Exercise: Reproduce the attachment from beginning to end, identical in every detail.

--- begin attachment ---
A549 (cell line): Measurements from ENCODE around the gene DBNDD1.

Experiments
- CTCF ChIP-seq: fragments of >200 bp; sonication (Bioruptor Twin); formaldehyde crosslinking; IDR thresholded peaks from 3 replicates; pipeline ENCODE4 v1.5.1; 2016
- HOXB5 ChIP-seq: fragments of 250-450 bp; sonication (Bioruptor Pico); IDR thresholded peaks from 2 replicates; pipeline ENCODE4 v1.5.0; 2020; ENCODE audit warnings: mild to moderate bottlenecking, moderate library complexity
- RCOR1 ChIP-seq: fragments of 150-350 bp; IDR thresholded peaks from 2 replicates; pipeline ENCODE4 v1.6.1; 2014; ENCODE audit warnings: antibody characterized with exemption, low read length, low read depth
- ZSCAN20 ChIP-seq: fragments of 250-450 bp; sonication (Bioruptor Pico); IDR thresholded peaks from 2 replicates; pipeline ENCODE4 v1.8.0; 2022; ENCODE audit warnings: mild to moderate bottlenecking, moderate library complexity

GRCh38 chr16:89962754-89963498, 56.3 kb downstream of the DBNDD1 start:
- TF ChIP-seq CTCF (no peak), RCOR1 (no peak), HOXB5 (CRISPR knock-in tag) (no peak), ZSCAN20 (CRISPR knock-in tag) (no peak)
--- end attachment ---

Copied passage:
A549 (cell line): Measurements from ENCODE around the gene DBNDD1.

Experiments
- CTCF ChIP-seq: fragments of >200 bp; sonication (Bioruptor Twin); formaldehyde crosslinking; IDR thresholded peaks from 3 replicates; pipeline ENCODE4 v1.5.1; 2016
- HOXB5 ChIP-seq: fragments of 250-450 bp; sonication (Bioruptor Pico); IDR thresholded peaks from 2 replicates; pipeline ENCODE4 v1.5.0; 2020; ENCODE audit warnings: mild to moderate bottlenecking, moderate library complexity
- RCOR1 ChIP-seq: fragments of 150-350 bp; IDR thresholded peaks from 2 replicates; pipeline ENCODE4 v1.6.1; 2014; ENCODE audit warnings: antibody characterized with exemption, low read length, low read depth
- ZSCAN20 ChIP-seq: fragments of 250-450 bp; sonication (Bioruptor Pico); IDR thresholded peaks from 2 replicates; pipeline ENCODE4 v1.8.0; 2022; ENCODE audit warnings: mild to moderate bottlenecking, moderate library complexity

GRCh38 chr16:89962754-89963498, 56.3 kb downstream of the DBNDD1 start:
- TF ChIP-seq CTCF (no peak), RCOR1 (no peak), HOXB5 (CRISPR knock-in tag) (no peak), ZSCAN20 (CRISPR knock-in tag) (no peak)